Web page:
LSU vs. Florida primer

Here is something we’re completely unaccustomed to seeing when LSU and Florida gear up for their annual cross-division matchup: neither is ranked and both are in crisis mode. LSU (4-2, 0-2 SEC) had spent the past 87 weeks in the AP Top 25 before last week’s 41-7 loss to Auburn. And though Florida (3-1, 2-1) somehow beat Tennessee 10-9 last Saturday, nobody would confuse the Gators with a team that has its act together.

It might not have its typical national implications, but Florida-LSU is still one of the league’s top cross-division rivalries. Let’s take a look at some of the key factors in Saturday’s game.

Florida’s key to victory:The Gators are playing like it’s 2012 all over again. The formula that led to an 11-1 regular season was run the ball, run some more, don't screw things up in the passing game, play great defense and special teams. It's not pretty football, and there is almost no margin for error. But what choice does Florida have with struggling quarterback Jeff Driskel at the controls? With quarterback Treon Harris suspended, there is little potential for a new look in the passing game. In fact, if Driskel struggles again it's possible that another true freshman -- Will Grier -- could come off the bench this time.

LSU’s key to victory: Driskel has done nothing to scare an opposing defense in the passing game, and LSU is actually good there, anyway. It’s the run that should concern the Tigers. They have played two spread running teams thus far -- Mississippi State and Auburn -- and couldn’t do anything against them. Nobody is going to confuse those two offenses with what LSU will face on Saturday, though. LSU’s run defense actually improved throughout the Auburn game, and if LSU’s progress continues against the Gators, the Tigers should win.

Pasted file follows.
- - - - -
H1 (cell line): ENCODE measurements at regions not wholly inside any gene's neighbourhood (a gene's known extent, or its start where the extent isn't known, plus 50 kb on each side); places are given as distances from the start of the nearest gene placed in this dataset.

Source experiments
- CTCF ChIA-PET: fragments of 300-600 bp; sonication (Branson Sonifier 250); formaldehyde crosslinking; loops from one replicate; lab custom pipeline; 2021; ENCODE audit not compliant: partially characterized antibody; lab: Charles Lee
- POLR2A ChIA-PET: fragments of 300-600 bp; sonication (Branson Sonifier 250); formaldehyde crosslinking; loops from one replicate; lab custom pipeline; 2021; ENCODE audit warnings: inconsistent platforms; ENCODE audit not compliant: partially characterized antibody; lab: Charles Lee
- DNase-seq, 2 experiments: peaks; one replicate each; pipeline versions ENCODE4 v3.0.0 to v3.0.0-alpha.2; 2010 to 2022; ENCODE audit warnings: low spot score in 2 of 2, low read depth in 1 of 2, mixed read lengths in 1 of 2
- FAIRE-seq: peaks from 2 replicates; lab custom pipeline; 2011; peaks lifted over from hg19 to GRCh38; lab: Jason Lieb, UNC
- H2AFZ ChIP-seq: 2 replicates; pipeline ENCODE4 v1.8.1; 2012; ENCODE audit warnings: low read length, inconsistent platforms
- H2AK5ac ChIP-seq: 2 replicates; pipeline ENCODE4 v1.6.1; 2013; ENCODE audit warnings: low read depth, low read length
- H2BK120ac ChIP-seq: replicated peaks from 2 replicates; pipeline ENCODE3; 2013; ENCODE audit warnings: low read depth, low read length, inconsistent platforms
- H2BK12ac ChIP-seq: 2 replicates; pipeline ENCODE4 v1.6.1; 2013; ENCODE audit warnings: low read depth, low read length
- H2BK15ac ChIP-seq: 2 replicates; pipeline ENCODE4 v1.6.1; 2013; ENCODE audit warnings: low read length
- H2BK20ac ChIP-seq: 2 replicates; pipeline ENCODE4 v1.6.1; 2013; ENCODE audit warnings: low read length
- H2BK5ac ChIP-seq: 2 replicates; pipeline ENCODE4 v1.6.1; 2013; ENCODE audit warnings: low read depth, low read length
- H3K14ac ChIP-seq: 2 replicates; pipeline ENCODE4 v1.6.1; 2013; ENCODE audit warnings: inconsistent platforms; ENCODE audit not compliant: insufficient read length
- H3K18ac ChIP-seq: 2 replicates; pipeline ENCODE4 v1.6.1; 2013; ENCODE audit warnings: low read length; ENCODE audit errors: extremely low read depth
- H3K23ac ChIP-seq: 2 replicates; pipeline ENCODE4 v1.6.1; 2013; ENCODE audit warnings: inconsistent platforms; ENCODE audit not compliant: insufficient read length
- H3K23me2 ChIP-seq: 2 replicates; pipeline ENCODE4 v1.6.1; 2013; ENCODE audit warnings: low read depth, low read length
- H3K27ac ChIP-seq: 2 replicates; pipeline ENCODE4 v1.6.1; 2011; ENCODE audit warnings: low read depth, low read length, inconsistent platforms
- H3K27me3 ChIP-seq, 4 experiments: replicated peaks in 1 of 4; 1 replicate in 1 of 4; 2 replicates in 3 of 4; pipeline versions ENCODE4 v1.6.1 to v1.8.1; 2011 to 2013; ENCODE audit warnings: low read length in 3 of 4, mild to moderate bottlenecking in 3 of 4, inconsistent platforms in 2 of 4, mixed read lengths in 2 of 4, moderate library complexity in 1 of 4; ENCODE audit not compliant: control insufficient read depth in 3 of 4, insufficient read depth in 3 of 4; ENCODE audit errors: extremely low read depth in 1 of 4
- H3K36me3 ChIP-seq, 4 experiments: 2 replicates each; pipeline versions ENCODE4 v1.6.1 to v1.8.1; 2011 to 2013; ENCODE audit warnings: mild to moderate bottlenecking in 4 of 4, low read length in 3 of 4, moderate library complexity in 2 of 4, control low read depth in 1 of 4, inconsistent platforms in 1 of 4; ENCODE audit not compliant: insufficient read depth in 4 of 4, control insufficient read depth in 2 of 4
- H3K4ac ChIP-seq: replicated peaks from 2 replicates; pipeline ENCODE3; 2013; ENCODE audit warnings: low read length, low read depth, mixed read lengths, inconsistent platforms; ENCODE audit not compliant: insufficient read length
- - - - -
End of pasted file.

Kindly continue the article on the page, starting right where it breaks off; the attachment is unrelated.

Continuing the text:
Florida's X-factor:These teams have some similarities, like the revolving quarterbacks, and secondaries that have been decimated by the NFL draft in recent years. LSU's offense ranks 13th in the SEC, with an average of 18 points a game in conference play, but the defense has given up an uncharacteristic 37.5 points a game. The Tigers have the SEC's worst run defense, giving up an average of 300 yards a game. Florida will rely on 6-foot-2, 235-pound junior running back Matt Jones, who ranks fourth in the SEC with an average of 102.3 yards a game in league games.

LSU’s X-factor: Although Les Miles hasn’t named a starting quarterback, let’s assume it will be Anthony Jennings. Can the sophomore -- who is 5-1 as the Tigers’ starter, but who was booed off the field by fans at Tiger Stadium because of poor play against New Mexico State -- play better than he did in his most recent outings? Florida has a talented secondary, but it’s not a particularly strong opponent this season. That said, the LSU starting quarterback’s performance will be the biggest determining factor on Saturday.

What a win will mean for Florida:LSU's season might have ended last week at Auburn for all intents and purposes, but the Gators have more modest expectations. Beating a talented Tigers team on Saturday would be cause for celebration, as it would keep Florida firmly in contention in the SEC East race. If the Gators beat LSU, it will be because of their defense and running game.

What a win will mean for LSU: If not for last season, this would be the worst Florida team LSU has faced in years. Still, this is a big rivalry game and a win that LSU desperately needs after falling flat in its first two SEC games. Beating an extremely beatable Gators team won’t cause folks in Baton Rouge to start thinking about conference titles or playoff spots, but it would be a nice change from the disappointment that has prevailed in recent weeks.